Persistent viability of the spirochete relates to its ability to form round body forms and other pleomorphic variants and to from aggregates of spirochetes protected by a muccopolysaccharide covering. Rather that the terms: L forms, cyst forms and biofilm colonies, Dr. Zhang simplifies: there are two groups,rapidly dividing forms (spirochetes) and stationary forms (persisters).
Cocktails of drugs are needed to eradicate the organism. At this point we know little about the synergy of various combinations.

First off, this is not new, but Lyme does not form L-forms. L forms are bacterial lacking a cell wall, like mycoplasma.  Alternatively, some gram negative bacteria, treated with antibiotics shed their cells walls transforming into L forms. L forms cannot survive outside the milieu of the intracellular cytoplasm of the host cells. Lyme spirochetes are encased in a dual membrane, not a cell wall.  Although the bacteria may have an intracellular location they are primarily extracellular. Cell wall drugs work because the Lyme spirochetes have something like an internal skeleton comprised of cell wall material, peptidoglycans. Lyme does not form true cysts. The terms round body form and pleomorphic variants is more accurate.

I don’t like the term cyst busters (always reminds me of ghost busters). It may be easier to consider Lyme as a dichotomy of spirochetes and persisters.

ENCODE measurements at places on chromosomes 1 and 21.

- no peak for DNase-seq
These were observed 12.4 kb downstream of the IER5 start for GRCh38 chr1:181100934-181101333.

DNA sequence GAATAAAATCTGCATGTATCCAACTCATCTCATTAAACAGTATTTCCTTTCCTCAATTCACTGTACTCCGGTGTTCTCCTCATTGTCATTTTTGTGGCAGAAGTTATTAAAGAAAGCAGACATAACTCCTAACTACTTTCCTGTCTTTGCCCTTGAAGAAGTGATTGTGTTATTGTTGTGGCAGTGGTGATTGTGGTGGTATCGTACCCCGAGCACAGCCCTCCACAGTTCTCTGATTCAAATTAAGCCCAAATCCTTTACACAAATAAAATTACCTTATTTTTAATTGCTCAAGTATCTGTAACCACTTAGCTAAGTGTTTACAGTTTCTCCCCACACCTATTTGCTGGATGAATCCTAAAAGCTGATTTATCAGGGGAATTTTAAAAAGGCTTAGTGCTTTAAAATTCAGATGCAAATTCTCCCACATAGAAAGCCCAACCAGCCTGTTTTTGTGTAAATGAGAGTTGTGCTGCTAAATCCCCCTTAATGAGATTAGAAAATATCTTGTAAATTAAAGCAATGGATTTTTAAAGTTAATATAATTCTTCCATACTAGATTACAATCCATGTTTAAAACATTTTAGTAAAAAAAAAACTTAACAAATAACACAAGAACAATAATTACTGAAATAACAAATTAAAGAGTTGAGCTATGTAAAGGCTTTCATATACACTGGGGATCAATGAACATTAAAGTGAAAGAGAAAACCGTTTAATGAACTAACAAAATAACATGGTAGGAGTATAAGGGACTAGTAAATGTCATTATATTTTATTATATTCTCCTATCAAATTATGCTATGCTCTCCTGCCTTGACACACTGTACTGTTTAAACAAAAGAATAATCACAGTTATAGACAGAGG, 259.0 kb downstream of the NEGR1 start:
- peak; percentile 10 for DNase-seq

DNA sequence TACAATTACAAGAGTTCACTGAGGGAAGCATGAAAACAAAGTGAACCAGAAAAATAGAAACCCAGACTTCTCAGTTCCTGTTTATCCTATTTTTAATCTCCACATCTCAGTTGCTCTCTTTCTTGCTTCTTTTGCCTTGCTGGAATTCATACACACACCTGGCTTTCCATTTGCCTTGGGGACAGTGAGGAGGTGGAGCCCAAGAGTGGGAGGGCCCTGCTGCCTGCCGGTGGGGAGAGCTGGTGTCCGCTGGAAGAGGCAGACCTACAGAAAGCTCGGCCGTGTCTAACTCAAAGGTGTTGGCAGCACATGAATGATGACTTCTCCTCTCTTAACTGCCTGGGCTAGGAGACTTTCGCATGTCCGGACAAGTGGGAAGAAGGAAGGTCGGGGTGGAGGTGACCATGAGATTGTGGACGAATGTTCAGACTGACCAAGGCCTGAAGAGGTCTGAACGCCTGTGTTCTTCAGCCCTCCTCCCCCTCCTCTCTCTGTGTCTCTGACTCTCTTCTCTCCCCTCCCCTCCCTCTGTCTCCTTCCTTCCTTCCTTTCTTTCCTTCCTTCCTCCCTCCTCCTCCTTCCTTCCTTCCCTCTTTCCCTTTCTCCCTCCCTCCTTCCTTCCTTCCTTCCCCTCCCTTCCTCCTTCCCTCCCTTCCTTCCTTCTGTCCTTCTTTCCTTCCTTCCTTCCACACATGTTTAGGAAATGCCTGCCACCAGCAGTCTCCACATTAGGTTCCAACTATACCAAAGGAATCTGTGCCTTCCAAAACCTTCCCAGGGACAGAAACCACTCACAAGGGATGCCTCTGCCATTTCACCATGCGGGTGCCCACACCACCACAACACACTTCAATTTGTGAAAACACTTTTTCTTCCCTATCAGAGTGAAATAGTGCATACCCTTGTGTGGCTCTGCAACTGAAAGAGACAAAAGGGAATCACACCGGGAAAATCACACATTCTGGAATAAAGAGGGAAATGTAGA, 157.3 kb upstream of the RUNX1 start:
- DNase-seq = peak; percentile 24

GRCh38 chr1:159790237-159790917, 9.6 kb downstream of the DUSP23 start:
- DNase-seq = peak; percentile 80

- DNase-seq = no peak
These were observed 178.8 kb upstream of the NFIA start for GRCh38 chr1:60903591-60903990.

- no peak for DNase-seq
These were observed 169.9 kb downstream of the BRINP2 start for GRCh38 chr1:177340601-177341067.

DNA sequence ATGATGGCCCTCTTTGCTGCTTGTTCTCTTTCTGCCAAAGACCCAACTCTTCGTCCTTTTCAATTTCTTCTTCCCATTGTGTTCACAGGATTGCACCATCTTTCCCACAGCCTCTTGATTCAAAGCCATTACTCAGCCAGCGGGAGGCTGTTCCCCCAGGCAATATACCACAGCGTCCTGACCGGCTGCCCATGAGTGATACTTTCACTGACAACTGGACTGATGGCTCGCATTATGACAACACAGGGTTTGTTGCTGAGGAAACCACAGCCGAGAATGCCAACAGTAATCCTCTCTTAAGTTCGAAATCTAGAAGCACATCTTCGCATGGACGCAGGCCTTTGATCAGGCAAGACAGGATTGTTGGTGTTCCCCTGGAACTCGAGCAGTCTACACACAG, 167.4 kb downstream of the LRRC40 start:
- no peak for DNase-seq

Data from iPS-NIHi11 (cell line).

I am sorry that I have bored you so far. The rest may be of greater interest.

Doxycycline remains the first line when it comes to treating spirochete forms. Doxy has no impact on stationary forms. You already knew this.

New facts:

Flagyl is not a “cyst buster.” It does not kill stationary forms any better than doxycycline. ( you probably did not know this) This also true for amoxicillin. Ceftin does have the ability to kill both active and stationary forms of Lyme. Rifampin does not kill Lyme by itself but confers persister killing effects to doxycycline and amoxicillin.

I was sure that Tindamax must kill stationary forms. It works so well in the clinical setting. So I asked Dr. Zhang and he responded. Unpublished data show that Tindamax is ineffective against stationary form of Lyme, perhaps slightly better than Flagyl. How could I be so wrong?

Then there is a long list of drugs that kill Lyme better than currently used drugs, at least in a test tube. Two drugs stand out: Diflucan and Artemisinin.